Coercion in Rust by Example

re: this example of lifetime coercion
https://doc.rust-lang.org/stable/rust-by-example/scope/lifetime/lifetime_coercion.html

I assumed that if I swapped the 1st and 2nd arguments to choose_first, I would get a compiler error or warning, but it actually runs ok:

>         println!("{} is the first", choose_first(&second, &first));
/// 3 is the first

So the comment

<'a: 'b, 'b> reads as lifetime 'a is at least as long as 'b.

is not exactly right because second has a shorter lifetime than first? What is going on here?
Thanks for any clarification.

PS, just learning, but really loving all the great Rust docs. Can’t wait to dive in.

What is happening is that Rust is choosing the lifetimes to be different that what is shown.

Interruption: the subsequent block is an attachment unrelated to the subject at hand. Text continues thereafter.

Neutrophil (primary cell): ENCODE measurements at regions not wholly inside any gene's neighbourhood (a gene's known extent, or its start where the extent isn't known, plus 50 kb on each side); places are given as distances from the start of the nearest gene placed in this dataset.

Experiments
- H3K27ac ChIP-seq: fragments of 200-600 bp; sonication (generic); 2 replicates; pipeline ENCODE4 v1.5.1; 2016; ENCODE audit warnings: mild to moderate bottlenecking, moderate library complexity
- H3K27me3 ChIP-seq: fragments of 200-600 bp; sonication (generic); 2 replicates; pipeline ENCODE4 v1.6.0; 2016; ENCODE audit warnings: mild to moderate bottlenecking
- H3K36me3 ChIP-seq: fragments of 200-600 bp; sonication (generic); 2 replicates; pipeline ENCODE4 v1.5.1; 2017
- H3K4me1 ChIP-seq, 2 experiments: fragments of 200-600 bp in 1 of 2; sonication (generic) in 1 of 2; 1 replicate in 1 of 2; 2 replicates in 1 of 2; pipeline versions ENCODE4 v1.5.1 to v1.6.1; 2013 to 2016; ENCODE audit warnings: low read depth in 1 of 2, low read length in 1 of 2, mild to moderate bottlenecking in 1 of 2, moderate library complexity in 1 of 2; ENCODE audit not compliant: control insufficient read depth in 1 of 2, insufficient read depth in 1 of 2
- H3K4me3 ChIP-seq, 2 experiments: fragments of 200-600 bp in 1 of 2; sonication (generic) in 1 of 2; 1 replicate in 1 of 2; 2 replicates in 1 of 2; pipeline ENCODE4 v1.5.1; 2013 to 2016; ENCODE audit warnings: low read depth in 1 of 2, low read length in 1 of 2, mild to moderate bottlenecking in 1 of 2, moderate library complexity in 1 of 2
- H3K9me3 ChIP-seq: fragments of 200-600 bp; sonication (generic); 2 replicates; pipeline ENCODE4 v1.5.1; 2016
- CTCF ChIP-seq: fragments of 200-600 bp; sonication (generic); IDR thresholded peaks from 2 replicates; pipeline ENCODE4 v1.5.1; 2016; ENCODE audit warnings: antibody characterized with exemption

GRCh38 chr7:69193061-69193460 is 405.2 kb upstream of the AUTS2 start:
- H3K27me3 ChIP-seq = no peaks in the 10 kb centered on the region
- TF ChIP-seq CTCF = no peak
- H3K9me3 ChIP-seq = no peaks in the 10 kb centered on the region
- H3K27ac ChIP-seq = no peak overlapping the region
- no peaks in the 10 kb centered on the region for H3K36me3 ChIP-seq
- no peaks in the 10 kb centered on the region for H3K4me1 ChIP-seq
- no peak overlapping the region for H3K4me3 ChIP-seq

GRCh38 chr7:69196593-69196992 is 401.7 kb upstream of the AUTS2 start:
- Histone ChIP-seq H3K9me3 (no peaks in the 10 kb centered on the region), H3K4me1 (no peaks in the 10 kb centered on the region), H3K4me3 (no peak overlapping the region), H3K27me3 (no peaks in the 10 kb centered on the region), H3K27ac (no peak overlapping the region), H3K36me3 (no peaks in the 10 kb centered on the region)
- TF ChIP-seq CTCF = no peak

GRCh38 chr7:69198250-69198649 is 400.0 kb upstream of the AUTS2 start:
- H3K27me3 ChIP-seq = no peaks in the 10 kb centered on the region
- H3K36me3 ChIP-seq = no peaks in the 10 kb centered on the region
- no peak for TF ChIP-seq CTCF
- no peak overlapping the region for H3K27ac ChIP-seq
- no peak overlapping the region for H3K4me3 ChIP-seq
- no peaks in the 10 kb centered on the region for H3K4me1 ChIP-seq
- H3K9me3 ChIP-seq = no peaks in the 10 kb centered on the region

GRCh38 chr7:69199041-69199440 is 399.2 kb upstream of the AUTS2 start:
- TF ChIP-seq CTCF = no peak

When you swap the parameters, you are changing the problem entirely. Also, you should note that lifetimes no longer correspond to lexical scopes, they correspond to invisible scopes that are determined by when values are used.

The statement that

<'a: 'b, 'b> reads as lifetime 'a is at least as long as 'b .

is true, and is necessary for correctness. If you would like to see an example of how this comes up in a more visible, but more complex and niche way, see my answer here

where I respond to this post

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Thanks @KrishnaSannasi. This is a key concept I was missing:

lifetimes no longer correspond to lexical scopes, they correspond to invisible scopes that are determined by when values are used.

I appreciate your response in the other thread too. Will need to refer back to it as my studies continue. Bonus for your use of a Hitchhiker’s Guide to the Galaxy reference :slight_smile:

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Ah, that wasn’t me, that was @dakom

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